Sunday, December 30, 2012

2012: The Year I Changed What I Read

If you've been reading this blog for a while, you probably know that reading and reviewing technical books has been a key aspect since the blog's beginning in January 2003. In fact, my first blog post announced a review of a book on Border Gateway Protocol (BGP).
Looking at my previous reviews, it's clear that my interest in reading and reviewing technical books expired in the summer of 2011. Since then, the only technical book I wanted to read and review was Michael W. Lucas' excellent SSH Mastery. MWL is such a great author that I read just about anything he writes, and I was interested in his first self-published technical work.
So what happened? Becoming CSO at Mandiant in April 2011 contributed to my changing interests. Since that time I've spoken to almost a hundred reporters and industry analysts, and hundreds of customers and prospects, answering their questions about digital threats and how best to live in a world of constant compromise. (I listed some of the results of talking to the reporters on my press page.)
For me, the most interesting questions involved history, political science, and public policy. Probably not be accident, these are the three subjects in which I have degrees.
Accordingly, I bought and read books to add the historical, political, and policy content I needed to balance my technical understanding of the threat landscape. I also read a few books based purely on personal interest, without a work connection.
I thought you might want to know what these books were, despite my lack of interest in reviewing them at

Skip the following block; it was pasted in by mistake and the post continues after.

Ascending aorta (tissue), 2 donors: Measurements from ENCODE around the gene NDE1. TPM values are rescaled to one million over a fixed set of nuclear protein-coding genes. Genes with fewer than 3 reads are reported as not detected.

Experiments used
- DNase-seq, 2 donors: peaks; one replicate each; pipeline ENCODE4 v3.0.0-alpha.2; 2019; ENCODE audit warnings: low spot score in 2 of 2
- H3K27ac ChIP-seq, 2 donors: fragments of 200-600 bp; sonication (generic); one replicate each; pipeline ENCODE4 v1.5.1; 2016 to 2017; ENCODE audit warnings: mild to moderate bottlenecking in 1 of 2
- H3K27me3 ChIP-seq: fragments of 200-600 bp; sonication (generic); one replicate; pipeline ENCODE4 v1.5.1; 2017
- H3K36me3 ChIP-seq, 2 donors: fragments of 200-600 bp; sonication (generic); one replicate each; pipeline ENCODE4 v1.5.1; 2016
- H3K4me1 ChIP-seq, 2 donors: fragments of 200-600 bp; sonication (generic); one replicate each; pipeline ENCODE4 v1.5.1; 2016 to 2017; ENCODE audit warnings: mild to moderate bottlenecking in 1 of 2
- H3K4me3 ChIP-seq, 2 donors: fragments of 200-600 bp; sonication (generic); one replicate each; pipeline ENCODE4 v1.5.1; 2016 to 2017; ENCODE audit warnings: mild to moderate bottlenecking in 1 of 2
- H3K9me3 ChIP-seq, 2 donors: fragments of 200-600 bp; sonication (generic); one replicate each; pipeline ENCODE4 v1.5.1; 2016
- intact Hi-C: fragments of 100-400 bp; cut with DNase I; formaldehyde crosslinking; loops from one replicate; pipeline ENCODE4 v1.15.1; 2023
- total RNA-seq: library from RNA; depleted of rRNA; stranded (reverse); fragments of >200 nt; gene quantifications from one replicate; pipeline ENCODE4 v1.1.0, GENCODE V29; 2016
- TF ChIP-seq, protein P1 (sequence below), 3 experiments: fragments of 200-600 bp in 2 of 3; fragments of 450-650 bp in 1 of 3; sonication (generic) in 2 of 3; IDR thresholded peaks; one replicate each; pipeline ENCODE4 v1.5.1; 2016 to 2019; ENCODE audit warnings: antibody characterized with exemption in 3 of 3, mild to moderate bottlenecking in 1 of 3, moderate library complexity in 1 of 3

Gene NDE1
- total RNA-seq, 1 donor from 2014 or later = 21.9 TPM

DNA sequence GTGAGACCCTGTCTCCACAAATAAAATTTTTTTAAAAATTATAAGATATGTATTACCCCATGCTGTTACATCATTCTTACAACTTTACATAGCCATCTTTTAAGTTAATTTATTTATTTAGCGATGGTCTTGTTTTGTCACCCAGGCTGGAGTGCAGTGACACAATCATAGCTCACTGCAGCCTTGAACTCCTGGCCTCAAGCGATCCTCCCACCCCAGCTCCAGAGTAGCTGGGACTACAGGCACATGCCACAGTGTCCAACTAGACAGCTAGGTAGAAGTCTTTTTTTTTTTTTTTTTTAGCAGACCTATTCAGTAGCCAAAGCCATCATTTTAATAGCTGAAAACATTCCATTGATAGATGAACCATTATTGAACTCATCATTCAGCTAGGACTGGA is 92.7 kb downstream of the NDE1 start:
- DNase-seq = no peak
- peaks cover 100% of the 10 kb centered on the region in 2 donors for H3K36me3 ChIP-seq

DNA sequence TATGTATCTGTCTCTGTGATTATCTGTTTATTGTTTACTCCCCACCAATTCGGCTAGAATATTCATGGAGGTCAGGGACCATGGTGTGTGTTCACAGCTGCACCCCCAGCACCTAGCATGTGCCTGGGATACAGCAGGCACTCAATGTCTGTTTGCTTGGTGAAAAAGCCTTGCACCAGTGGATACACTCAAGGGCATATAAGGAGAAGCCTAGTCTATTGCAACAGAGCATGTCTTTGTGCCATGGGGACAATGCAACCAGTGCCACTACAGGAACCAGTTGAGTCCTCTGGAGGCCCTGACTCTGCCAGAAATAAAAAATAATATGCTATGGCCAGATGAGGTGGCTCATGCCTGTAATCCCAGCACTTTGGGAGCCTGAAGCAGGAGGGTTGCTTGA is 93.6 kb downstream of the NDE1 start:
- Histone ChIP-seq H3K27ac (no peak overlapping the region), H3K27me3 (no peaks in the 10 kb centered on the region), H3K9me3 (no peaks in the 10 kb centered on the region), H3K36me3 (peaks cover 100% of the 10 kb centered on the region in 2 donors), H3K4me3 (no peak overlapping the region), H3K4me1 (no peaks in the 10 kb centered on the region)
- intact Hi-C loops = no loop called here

The books on Chinese topics included:

Of these five, the first was probably the most interesting. The way Chinese intelligence agencies work today appears very much the same way that the author described them almost twenty years ago.
I read three books on intelligence and Russia:

Of these three, the first was exceptional. It combined a history of the US with a history of intelligence through the end of Bush 41's term.
Finally, I read two other books; one related to security, and one completely unrelated:

The first was Bruce Schneier's latest, which I found largely interesting. I recommend reading it, because it may convince you that all the technical safeguards our industry pursues contribute probably less than 10% of the risk mitigation we need in the real world.
The second was another biography of my favorite historical figure, US Grant.
I'm trying to finish Tim Thomas' latest book, Three Faces of the Cyber Dragon, by the end of tomorrow, as well.
In my last post of 2012 I'll announce my Best Book Bejtlich Read in 2012 winner.


Michael W Lucas said...

Out of all the computer books he's reviewed, I'm the sole surviving author?

I'm honored, thank you.

Jared said...

Michael Lucas, you're one of my favorite tech authors as well. I hope we'll see more books from you in the future.

Richard said...

Richard, it's interesting to note that your career has shifted from "pure" technology to more of a thought leadership role where you can leverage your training and interest in history, political science, etc. I wonder if you ever expected to become such a public figure in the whole debate about China when you first started with infosec?

Your career path is an encouraging example for others to follow. Even though I work in technology, I also have a sociology/political science background and I've been wondering how I can leverage those interests, especially as I get older and cheaper/hungrier techies continue to enter the industry.

Richard Bejtlich said...

Richard, thanks for your comment. I will write a new blog post to address your question.